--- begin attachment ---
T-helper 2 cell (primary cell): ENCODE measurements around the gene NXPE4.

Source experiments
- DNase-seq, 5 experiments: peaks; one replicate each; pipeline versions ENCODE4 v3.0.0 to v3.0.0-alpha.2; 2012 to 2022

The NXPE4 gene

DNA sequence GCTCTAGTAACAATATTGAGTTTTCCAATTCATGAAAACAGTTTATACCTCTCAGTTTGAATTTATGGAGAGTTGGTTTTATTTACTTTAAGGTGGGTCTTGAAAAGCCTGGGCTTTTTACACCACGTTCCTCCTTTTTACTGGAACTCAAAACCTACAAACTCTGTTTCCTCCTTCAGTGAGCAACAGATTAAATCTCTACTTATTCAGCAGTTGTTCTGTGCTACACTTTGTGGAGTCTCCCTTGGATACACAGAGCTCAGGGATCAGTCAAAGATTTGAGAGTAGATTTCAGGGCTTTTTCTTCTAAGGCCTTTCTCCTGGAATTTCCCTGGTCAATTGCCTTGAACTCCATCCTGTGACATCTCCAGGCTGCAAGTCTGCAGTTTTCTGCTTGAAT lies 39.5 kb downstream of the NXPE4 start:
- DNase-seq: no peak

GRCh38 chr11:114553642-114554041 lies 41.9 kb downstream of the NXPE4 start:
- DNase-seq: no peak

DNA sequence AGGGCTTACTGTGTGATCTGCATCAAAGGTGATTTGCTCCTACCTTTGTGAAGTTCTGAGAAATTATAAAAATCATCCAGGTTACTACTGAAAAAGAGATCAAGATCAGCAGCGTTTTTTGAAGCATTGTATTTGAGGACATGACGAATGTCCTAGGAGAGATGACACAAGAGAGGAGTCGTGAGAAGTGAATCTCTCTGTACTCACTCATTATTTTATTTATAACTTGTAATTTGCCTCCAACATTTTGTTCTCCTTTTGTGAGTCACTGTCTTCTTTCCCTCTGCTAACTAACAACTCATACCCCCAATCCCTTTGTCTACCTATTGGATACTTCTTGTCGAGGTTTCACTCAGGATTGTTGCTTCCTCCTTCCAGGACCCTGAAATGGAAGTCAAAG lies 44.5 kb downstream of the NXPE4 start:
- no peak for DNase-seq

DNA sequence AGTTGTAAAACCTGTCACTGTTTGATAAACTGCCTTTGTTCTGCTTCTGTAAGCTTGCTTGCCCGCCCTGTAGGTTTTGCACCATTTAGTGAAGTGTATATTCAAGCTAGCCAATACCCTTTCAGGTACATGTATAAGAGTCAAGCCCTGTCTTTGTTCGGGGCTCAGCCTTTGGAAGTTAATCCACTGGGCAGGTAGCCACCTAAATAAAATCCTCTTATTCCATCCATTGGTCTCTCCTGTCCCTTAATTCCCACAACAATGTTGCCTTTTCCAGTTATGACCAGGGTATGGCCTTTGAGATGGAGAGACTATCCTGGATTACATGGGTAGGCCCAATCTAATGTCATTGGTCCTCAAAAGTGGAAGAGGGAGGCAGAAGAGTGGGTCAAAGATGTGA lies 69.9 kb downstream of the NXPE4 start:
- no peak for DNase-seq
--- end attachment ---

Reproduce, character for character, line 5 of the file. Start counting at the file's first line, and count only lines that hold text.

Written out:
DNA sequence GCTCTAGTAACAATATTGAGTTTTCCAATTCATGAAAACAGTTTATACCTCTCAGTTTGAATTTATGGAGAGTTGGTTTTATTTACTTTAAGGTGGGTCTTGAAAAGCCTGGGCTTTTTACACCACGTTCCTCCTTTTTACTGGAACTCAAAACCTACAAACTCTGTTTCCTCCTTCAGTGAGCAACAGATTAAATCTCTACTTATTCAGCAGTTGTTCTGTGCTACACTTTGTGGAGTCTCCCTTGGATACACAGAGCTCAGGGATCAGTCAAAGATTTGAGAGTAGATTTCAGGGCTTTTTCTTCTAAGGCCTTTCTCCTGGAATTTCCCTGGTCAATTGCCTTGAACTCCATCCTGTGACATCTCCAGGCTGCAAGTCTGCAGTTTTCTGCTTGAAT lies 39.5 kb downstream of the NXPE4 start: